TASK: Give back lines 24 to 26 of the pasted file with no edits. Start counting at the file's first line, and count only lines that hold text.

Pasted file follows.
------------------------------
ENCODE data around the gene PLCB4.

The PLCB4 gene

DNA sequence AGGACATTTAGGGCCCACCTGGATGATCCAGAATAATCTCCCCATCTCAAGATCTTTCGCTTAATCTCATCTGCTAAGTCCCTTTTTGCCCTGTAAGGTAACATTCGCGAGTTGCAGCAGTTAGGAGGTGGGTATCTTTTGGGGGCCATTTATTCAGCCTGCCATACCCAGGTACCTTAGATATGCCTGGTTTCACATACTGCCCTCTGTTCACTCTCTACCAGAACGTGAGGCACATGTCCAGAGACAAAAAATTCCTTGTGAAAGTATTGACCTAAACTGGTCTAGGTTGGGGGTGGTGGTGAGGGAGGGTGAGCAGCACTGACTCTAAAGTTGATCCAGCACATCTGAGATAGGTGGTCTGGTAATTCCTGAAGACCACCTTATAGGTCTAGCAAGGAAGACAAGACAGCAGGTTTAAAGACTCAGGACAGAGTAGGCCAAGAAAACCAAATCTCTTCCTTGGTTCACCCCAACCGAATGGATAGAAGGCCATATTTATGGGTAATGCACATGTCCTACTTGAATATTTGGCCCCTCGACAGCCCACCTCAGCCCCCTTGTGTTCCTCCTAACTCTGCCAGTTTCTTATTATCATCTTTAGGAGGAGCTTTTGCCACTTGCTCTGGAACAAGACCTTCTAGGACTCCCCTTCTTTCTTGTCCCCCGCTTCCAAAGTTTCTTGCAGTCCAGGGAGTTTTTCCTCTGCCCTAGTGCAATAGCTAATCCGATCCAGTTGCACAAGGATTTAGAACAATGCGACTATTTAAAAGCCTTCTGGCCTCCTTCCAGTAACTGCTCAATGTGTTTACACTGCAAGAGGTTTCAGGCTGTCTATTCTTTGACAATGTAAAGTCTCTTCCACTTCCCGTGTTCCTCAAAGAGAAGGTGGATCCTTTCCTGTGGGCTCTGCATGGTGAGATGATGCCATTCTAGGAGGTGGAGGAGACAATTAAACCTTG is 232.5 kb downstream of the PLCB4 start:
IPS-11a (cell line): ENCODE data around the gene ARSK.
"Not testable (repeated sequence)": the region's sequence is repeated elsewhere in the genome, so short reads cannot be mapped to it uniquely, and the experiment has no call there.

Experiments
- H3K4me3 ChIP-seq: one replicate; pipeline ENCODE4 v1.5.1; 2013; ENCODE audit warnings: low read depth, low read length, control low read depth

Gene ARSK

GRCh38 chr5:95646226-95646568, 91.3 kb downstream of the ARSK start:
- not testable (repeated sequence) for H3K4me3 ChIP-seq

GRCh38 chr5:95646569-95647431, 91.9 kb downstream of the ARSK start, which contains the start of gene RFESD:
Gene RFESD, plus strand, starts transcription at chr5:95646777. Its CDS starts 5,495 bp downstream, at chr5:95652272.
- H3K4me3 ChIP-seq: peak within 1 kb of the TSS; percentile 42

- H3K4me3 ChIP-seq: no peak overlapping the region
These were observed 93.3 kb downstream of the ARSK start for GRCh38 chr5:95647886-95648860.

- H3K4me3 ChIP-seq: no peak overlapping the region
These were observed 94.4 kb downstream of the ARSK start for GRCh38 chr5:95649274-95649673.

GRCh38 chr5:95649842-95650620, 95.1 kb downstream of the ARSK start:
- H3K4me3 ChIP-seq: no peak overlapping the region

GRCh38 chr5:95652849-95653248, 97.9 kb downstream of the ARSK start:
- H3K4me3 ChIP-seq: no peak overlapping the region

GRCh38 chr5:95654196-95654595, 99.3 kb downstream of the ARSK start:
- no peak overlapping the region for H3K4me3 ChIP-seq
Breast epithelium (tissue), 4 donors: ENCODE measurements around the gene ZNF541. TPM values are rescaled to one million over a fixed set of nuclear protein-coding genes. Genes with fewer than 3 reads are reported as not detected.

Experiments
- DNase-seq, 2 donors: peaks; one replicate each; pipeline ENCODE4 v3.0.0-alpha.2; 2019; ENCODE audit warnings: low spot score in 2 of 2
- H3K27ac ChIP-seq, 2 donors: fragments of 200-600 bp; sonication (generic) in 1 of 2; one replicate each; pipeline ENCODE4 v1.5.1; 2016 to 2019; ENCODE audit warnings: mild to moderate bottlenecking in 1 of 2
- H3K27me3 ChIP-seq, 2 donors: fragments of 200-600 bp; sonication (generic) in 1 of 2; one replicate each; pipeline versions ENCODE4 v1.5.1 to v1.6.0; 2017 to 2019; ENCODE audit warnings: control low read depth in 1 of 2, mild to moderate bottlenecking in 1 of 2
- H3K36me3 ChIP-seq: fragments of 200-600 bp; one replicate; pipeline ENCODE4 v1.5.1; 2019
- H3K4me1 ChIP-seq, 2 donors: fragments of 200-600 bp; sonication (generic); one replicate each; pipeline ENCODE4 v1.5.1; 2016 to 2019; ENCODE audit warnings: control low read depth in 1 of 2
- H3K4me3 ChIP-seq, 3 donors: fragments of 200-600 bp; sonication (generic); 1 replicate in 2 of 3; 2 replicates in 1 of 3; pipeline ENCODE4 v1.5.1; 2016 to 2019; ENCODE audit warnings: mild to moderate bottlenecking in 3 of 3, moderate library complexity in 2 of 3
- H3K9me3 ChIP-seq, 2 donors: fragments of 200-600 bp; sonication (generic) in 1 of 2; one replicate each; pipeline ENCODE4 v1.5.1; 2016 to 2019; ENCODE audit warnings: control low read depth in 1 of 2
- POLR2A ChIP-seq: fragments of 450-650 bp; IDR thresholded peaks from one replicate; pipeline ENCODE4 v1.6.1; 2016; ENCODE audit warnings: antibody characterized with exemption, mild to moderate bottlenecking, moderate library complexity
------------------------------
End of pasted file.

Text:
Breast epithelium (tissue), 4 donors: ENCODE measurements around the gene ZNF541. TPM values are rescaled to one million over a fixed set of nuclear protein-coding genes. Genes with fewer than 3 reads are reported as not detected.

Experiments
- DNase-seq, 2 donors: peaks; one replicate each; pipeline ENCODE4 v3.0.0-alpha.2; 2019; ENCODE audit warnings: low spot score in 2 of 2